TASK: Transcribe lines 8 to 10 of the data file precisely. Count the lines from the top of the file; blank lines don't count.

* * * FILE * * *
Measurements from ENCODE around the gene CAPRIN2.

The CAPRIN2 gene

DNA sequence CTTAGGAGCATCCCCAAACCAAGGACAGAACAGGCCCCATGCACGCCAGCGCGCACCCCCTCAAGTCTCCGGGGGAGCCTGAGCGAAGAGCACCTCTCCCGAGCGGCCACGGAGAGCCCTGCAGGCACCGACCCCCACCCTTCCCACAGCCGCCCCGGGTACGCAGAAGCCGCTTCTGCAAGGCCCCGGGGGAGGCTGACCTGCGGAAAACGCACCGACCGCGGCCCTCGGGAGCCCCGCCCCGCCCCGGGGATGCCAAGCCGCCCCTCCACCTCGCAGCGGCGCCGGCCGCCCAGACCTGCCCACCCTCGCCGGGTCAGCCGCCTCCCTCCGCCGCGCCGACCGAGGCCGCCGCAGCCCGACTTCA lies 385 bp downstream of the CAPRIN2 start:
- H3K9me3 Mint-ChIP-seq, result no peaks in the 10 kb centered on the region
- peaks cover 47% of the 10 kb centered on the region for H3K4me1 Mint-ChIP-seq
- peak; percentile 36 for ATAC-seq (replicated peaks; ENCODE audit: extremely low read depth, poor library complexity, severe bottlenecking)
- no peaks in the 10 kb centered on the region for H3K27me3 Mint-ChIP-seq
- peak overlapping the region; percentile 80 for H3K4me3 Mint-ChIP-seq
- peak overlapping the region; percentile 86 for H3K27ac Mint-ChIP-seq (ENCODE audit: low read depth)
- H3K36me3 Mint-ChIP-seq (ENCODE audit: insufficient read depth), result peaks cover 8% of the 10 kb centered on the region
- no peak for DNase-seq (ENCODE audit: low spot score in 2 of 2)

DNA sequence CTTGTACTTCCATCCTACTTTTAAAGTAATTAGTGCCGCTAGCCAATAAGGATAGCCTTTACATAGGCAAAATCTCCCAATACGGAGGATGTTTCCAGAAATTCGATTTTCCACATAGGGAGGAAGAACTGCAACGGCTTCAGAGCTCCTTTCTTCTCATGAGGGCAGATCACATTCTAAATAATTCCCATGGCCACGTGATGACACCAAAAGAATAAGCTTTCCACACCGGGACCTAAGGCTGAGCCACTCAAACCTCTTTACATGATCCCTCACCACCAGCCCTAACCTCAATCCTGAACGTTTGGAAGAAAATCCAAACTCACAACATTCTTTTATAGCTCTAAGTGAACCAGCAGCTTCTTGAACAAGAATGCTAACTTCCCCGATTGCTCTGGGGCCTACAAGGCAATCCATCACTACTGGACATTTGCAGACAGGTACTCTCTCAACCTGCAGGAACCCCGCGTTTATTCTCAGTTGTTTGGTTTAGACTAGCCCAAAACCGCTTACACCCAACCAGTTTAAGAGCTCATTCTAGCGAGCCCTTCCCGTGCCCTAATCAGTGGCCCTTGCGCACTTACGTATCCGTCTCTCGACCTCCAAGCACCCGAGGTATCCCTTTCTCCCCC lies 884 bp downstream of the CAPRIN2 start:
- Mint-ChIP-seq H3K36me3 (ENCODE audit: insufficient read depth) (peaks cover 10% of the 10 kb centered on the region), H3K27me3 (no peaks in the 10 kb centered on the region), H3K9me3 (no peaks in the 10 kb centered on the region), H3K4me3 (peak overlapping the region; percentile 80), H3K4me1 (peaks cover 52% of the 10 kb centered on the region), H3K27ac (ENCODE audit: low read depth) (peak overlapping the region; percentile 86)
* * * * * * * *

- peak overlapping the region; percentile 80 for H3K4me3 Mint-ChIP-seq
- peak overlapping the region; percentile 86 for H3K27ac Mint-ChIP-seq (ENCODE audit: low read depth)
- H3K36me3 Mint-ChIP-seq (ENCODE audit: insufficient read depth), result peaks cover 8% of the 10 kb centered on the region